“Oman is currently interested in researching and launching small satellites for itself, so there is an active interest among

researchers here to get this underway,” he added. “We will be located in Marmul, which is near Salalah, because the topography there is very similar to the terrain on Mars. It is really off-grid and is great for our experiments.”

Oman will be the laboratory in which several new space faring designs will be tested, including a hydroponic, airtight greenhouse that is designed to grow food on Mars, a radio communications array that is meant to function in areas of decreased gravity, and tests to see how the time of day affects the physical and mental capabilities of astronauts.

The agreement with the OeWF and the Omani government was signed in the presence of Gromer and Alexander Soucek, both of whom are board members for the Austrian Space Forum, HE Al Khattab Al Hinai, chairperson of Oman’s National Steering Committee and Oman Astronomical Society, and Dr. Saleh Al Shidhani, president of the National Steering Committee and Oman Astronomical Society.

Also present was Gregor Kossler, Austria’s ambassador to Saudi Arabia, Yemen and Oman.

“There are three main factors as to why Oman was chosen: the topographic and geographic location looked like Mars, secondly, Oman is a very safe and stable country and we have nothing to worry about, and this is really appreciated by the people from abroad.

“Thirdly, we are very well known for our hospitality in Oman, and the researchers have access to all facilities, so the government is helping them to take part in many experiments,” he said.

Some of the experiments that will be carried out as part of the project – AMADEE-18 - include a field test of the prototype Aouda spacesuit, which weights 45 kilograms and is designed to mimic the gravitational conditions and read life signs the way it would need to on Mars.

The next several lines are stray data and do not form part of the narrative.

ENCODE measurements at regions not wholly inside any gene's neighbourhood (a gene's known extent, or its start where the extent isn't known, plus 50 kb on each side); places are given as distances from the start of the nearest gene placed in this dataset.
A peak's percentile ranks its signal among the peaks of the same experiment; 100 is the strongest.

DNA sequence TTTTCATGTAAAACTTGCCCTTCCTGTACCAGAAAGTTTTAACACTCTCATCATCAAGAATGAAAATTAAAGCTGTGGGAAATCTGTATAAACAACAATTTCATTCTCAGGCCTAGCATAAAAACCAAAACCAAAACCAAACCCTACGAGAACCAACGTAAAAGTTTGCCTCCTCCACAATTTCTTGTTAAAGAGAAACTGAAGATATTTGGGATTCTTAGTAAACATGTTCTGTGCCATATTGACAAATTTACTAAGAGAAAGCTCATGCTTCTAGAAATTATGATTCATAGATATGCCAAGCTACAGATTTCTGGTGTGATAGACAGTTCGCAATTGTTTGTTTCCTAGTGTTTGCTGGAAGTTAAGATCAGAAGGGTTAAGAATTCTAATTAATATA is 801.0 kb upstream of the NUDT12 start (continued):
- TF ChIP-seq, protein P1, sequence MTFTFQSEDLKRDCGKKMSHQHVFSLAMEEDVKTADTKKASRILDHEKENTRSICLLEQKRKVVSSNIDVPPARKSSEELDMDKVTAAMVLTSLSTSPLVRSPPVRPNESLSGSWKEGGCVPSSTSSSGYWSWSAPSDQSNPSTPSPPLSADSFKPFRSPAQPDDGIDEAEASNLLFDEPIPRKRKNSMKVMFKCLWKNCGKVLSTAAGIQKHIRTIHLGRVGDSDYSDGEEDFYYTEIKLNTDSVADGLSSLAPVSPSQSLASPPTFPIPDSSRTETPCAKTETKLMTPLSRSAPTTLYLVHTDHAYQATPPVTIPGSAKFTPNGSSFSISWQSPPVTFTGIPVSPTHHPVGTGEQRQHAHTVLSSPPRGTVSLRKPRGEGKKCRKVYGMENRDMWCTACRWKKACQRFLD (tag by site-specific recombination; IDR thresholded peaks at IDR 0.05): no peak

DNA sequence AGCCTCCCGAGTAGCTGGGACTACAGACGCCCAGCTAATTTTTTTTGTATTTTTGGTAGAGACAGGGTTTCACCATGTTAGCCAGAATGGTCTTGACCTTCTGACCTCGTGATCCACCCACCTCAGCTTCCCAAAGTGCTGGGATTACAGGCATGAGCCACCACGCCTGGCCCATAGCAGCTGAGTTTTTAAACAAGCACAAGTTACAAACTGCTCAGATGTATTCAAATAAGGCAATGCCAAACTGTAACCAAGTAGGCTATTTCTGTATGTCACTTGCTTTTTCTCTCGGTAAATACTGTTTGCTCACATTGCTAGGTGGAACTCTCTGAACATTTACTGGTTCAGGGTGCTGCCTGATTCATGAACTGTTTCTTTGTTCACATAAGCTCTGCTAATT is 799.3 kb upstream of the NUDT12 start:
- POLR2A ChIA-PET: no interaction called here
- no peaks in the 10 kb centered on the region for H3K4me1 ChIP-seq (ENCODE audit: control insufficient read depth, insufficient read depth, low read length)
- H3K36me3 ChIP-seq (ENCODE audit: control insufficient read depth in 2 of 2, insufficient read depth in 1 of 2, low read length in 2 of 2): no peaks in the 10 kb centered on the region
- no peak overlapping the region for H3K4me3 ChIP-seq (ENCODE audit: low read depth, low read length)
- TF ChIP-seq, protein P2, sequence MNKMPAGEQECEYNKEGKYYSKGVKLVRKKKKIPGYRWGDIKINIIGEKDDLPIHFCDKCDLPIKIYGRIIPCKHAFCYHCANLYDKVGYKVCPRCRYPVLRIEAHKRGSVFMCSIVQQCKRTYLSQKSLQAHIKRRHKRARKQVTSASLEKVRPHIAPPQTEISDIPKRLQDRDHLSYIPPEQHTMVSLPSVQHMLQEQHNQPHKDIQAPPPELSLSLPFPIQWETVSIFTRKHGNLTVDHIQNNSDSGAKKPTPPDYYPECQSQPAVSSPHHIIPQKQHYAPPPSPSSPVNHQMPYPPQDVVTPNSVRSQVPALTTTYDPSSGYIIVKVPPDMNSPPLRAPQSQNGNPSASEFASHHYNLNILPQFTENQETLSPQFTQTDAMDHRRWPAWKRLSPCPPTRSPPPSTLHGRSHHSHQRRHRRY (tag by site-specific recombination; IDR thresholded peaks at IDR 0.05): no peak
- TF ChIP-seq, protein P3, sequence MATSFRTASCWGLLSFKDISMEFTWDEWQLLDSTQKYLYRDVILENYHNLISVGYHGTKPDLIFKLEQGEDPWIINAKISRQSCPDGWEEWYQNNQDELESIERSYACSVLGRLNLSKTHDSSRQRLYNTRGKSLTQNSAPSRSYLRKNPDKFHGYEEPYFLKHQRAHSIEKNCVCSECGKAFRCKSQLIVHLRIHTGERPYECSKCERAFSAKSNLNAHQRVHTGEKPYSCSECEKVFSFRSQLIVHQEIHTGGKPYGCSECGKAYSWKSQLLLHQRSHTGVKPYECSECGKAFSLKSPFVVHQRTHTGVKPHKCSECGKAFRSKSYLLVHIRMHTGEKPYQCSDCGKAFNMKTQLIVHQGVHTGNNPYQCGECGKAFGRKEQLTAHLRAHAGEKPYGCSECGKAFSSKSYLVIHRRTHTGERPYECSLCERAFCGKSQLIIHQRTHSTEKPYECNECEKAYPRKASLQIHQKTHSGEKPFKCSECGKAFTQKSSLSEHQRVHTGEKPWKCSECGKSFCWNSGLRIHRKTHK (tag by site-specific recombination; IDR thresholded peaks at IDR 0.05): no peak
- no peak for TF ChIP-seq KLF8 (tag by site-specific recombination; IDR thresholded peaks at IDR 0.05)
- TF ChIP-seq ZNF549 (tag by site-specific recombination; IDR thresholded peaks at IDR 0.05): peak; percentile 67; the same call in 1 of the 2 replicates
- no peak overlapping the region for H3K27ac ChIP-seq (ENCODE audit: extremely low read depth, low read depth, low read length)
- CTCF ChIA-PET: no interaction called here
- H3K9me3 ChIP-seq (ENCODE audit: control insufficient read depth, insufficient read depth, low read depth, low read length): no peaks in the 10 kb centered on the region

Gernot Gromer added: “It’s not just the simulation of missions, such as the ones we are doing, but additional services as well, when it comes to things like engineering, telecommunications, remote-sensing, software etc.,”

“The government is really looking to inspire the next generation of students to develop interest in the STEM (science, technology, English, mathematics) subjects, whether they are elementary students in Muscat or high-school students in Salalah, and I genuinely think that is possible.”

“Oman is currently interested in researching and launching small satellites for itself, so there is an active interest among researchers here to get this underway,” he added. “We will be located in Marmul, which is near Salalah, because the topography there is very similar to the terrain on Mars. It is really off-grid and is great for our experiments.” Oman will be the laboratory in which several new space faring designs will be tested, including a hydroponic, airtight greenhouse that is designed to grow food on Mars, a radio communications array that is meant to function in areas of decreased gravity, and tests to see how the time of day affects the physical and mental capabilities of astronauts.

The agreement with the OeWF and the Omani government was signed in the presence of Gromer and Alexander Soucek, both of whom are board members for the Austrian Space Forum, HE Al Khattab Al Hinai, chairperson of Oman’s National Steering Committee and Oman Astronomical Society, and Dr. Saleh Al Shidhani, president of the National Steering Committee and Oman Astronomical Society.

Also present was Gregor Kossler, Austria’s ambassador to Saudi Arabia, Yemen and Oman.